A week before my 50th Birthday I received an invitation for a Breast screen mammogram from the NHS which I duly attended.
5 days later a letter came through the post from Southmead Hospital reporting that the Avon Breast Screening Service would like to see me in a week .
I went with the belief that my mammogram wasn’t very good and they needed to do it again. I got a shock when I arrived as I was led into a room with a wonderful Specialist Breast Care Nurse who sat me down and asked me if I was surprised I had been asked to come in.
Time went into slow motion and I realised something was wrong. I was in complete denial.
I had never had any issues with my Boobs!
I was told I would have to have another magnification mammogram and ultra sound as I had a lot of tiny micro-calcifications and cysts. The results are instant as they review them straight away. The Doctor was lovely and explained she wanted me to come back again in a weeks time for an X-ray Guided Core Biopsy as she still wasn’t happy.
When I got home I read up on this procedure and what to expect. I was floored!
In full survival mode I started to pre-hab. I watched Ted X You Tube videos about Cancer and Immunotherapy, motivational cancer survivor stories and read Blogs.
I became fixated on my exercise bike and the Sun. I ate loads more fruit and veg and less meat and by the end of the week felt that my body was very healthy, and prepared for a surgical invasion of needles and machines.
I didn’t want to talk to anyone about it or anyone to know. I didn’t want people to worry or ask me about it as I just wanted to focus on making myself healthy. I didn’t even tell my 20 year old daughter or son as I hadn’t worked out how to tell them.
At this point I was in the unknown.
Thankfully I came across a soul-stirring, beautifully written Blog/ Journal by two sisters – Katie and Evee called The Grief Reality which gave me all the answers I was looking for. I suddenly had the emotional information I needed to plan ahead in all scenarios. I was happy that there was a way for me to lead my kids through this distressing time. All their helpful links but particularly Maggies Centre gave me peace and hope.
My better half drove me to the Hospital which is about an hour away and we waited to be called in. I was very scared, but also knew I had to just get on with it now. I let the Doctor know I was anxious and he carefully explained everything and helped me calm my fears. They took several biopsies.
The radiographers and nurses in the room were excellent in distracting me the whole time talking to me about anything and everything to keep me from being anxious. The Biopsy machine is rather Hi-tech robotic like, it was good I wasn’t watching it.
Afterwards another mammogram was done to check the metal clip was still in place in case of further surgery. And the wonderful specialist nurse Miranda was waiting for me and G with cups of tea and to have a chat about receiving results and what they mean.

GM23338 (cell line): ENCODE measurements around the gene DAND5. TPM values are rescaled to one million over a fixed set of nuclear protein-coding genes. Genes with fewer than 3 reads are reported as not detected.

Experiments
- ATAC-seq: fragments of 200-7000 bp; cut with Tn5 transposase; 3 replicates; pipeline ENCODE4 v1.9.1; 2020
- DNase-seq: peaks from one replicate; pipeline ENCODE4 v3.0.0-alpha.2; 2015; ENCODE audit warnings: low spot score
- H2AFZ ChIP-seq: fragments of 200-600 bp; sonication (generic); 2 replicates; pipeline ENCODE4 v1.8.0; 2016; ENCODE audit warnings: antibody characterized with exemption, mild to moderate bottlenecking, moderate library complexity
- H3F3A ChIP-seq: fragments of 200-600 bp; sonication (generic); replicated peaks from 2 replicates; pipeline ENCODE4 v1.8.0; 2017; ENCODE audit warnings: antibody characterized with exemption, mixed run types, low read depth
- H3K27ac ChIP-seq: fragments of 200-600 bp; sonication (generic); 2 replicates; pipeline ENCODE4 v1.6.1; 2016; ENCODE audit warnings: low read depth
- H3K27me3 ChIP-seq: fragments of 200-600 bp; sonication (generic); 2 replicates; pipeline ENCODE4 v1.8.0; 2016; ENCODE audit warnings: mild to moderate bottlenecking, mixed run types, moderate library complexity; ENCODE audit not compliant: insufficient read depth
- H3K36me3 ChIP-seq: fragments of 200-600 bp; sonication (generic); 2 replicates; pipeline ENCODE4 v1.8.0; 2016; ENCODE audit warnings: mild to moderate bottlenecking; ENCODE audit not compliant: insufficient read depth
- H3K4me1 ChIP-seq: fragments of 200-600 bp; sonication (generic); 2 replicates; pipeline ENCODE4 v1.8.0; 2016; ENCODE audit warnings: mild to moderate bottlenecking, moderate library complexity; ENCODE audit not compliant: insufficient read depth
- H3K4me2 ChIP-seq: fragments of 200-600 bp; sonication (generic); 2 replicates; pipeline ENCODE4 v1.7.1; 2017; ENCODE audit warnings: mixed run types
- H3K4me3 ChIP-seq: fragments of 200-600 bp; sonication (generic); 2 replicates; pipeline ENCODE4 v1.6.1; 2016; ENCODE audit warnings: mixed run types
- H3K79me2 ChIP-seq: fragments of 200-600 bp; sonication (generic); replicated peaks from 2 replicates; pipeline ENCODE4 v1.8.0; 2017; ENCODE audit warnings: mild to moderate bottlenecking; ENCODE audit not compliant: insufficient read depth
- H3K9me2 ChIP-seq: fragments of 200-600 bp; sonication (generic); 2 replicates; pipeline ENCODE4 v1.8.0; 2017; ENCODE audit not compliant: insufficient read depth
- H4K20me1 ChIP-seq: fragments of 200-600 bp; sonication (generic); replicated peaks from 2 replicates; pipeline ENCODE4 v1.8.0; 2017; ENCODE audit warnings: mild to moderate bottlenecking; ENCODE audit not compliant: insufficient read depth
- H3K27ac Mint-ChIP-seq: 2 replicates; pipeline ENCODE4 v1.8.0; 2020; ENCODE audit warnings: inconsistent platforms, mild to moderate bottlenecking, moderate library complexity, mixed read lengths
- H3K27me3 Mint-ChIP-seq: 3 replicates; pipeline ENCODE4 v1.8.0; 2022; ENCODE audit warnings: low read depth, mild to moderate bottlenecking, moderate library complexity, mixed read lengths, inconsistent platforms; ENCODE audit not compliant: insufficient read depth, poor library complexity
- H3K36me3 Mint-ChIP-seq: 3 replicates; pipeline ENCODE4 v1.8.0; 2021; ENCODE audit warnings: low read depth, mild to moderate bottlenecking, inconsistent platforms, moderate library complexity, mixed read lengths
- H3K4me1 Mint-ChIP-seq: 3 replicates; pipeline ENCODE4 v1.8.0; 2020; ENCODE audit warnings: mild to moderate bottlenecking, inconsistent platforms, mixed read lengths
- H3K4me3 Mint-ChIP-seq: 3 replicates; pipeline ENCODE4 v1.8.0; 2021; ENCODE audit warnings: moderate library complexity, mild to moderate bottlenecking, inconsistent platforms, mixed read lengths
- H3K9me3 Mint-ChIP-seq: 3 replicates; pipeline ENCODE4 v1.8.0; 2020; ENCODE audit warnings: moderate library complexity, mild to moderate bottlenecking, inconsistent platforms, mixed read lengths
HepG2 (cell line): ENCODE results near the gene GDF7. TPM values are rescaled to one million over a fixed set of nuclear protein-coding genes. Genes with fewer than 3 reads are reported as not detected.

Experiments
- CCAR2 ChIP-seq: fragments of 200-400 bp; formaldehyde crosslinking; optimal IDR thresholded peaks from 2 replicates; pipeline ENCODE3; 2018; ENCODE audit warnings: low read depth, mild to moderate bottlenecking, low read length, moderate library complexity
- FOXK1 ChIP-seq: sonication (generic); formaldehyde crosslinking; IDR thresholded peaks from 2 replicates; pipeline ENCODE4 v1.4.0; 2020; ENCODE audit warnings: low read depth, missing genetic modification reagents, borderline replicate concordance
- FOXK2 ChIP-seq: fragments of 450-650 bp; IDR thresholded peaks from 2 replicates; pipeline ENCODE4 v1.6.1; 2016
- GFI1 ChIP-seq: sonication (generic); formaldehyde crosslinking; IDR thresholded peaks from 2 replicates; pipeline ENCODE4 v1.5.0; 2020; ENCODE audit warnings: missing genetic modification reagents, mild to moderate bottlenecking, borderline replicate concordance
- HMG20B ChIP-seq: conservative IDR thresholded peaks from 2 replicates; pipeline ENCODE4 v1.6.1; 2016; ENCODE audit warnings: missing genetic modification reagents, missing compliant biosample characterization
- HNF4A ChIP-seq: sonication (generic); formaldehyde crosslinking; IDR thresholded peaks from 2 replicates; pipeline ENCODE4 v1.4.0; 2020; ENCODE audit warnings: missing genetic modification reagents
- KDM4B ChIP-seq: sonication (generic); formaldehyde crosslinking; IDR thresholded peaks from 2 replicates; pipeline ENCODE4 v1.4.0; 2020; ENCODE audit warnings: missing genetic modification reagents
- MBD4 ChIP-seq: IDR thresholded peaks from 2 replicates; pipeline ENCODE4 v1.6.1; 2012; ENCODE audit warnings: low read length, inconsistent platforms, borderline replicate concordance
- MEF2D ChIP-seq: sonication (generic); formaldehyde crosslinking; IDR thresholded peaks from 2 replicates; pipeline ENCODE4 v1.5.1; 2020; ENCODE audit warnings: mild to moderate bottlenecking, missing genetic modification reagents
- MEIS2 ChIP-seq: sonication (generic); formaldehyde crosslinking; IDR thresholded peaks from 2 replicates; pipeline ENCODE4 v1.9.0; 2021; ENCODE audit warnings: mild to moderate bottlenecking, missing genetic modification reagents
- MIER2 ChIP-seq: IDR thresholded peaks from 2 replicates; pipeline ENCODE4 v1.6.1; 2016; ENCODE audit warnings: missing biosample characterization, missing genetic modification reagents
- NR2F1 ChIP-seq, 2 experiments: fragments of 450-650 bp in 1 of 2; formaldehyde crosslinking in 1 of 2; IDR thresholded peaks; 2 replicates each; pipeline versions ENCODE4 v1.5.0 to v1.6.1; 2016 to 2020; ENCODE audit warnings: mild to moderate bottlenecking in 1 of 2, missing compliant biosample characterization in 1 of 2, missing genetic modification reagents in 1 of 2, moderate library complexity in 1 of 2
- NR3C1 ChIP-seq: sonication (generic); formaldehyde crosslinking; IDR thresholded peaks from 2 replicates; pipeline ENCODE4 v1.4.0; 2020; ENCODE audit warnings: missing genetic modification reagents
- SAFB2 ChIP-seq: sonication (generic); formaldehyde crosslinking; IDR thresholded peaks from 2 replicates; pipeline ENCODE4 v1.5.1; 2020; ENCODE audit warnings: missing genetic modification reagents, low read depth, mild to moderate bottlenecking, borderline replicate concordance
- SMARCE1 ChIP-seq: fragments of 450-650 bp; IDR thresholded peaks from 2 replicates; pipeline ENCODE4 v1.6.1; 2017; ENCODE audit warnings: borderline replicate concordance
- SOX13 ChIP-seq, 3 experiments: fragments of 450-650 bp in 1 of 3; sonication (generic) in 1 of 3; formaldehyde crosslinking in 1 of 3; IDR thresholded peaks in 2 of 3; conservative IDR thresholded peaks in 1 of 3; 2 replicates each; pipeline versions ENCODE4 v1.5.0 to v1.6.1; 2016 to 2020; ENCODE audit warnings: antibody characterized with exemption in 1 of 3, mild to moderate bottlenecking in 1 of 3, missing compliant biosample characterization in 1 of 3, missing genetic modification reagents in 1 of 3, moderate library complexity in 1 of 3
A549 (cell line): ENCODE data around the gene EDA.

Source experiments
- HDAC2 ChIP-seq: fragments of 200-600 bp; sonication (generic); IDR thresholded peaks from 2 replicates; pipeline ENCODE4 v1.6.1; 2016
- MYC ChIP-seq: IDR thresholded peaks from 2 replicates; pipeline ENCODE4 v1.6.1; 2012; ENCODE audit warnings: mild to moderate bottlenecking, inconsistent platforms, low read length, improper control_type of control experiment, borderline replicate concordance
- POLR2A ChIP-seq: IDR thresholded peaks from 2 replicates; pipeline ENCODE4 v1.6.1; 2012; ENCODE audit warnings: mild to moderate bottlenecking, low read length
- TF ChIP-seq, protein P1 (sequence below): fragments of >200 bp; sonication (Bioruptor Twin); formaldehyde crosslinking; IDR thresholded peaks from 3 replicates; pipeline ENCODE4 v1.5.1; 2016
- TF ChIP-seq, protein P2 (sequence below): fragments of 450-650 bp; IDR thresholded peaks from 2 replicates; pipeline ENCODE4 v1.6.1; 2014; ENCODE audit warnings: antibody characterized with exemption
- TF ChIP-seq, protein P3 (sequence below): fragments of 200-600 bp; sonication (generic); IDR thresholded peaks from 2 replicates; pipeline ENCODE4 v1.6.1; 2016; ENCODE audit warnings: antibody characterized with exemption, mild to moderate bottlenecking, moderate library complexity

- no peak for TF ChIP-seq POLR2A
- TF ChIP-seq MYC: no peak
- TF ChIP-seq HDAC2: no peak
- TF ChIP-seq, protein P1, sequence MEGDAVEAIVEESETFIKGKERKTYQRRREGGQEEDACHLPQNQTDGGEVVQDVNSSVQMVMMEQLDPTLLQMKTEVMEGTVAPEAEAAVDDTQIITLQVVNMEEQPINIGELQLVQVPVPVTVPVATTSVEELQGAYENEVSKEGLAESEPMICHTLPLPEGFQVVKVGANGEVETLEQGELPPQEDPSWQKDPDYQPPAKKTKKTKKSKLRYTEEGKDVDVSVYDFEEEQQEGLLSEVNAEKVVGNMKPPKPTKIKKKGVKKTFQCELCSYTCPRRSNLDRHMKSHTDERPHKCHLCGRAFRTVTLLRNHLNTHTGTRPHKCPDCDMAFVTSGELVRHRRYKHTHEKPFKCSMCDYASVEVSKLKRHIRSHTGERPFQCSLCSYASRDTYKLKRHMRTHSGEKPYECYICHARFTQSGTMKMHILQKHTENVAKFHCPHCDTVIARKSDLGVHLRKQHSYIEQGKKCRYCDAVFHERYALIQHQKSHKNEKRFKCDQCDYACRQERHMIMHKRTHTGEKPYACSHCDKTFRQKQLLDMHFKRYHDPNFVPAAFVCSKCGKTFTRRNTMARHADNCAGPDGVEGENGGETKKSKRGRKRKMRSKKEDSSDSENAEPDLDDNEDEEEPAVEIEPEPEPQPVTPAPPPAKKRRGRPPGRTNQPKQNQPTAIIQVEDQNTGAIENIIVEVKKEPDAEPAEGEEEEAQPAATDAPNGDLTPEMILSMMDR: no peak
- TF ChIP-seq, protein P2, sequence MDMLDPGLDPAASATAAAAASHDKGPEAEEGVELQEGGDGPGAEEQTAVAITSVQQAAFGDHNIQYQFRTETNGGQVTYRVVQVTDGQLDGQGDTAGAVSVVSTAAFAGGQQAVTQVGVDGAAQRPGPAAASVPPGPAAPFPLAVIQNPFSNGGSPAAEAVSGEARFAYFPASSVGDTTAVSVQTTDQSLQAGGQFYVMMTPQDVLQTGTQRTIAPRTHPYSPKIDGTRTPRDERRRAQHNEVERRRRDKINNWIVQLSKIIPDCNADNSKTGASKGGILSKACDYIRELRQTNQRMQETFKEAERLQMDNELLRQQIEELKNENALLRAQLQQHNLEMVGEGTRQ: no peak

The journey back home again took an hour so I reclined the seat and enjoyed the ride. But things were not right when we got home. I sat down to eat and felt a tickle on my ribs. I touched my side and my hand was covered in blood. I went to the bathroom and my clothes were soaked too, I grabbed a hand towel and applied pressure and Graham came to see what was wrong and grabbed the car keys. We were off again to the GPs first then A&E.
Several hours later minus a pint or more of blood I went home again. It had been a long day and I sat on the sofa and watched a DVD without moving a muscle.
I went back to work 3 days later – too early, as my very bruised wound was still not healed and my GP prescribed antibiotics and re-dressed it. As I was getting up to leave my doctor advised me I needed to heal and signed me off work for a week.
A week later my wound was oozing blood again. The haematoma was very large and painful. Pain in my left armpit wasn’t a good sign either. Another Doctor saw me and explained I was in that small minority that had biopsy complications and I was signed off work again, this time for 2 weeks.
By being in denial I have made things worse for myself. I should have given myself time off at the start and realised it is quite a big procedure. I hadn’t prepared my mind.
My results came through the other day which were good. The areas they were looking at are benign and I have something called weddelite crystals, which they can observe. I am still waiting for the actual report so I can read it myself.
So I feel great about that for now, but will keep on with my anti-cancer diet in case it rears it’s ugly head again.
When I was asked at my first appointment do I check my breasts I was honest and said “No” Well how ridiculous is that? You need to do this! All of us from any age should be doing this.
T L C – Touch Look Check – It is important to be breast aware and learn how to Touch, Look and Check. There is no special technique, you know your body better than anyone else. Visit Breast Cancer Now and Breast Cancer Care for more information.
The earlier breast cancer is found, the better the chance of beating it.
I know of 10 women of a similar age to me who have been diagnosed with Breast cancer. Sadly 3 didn’t survive including a very dear and special friend. It is a devastating disease. It is important that we think about it more.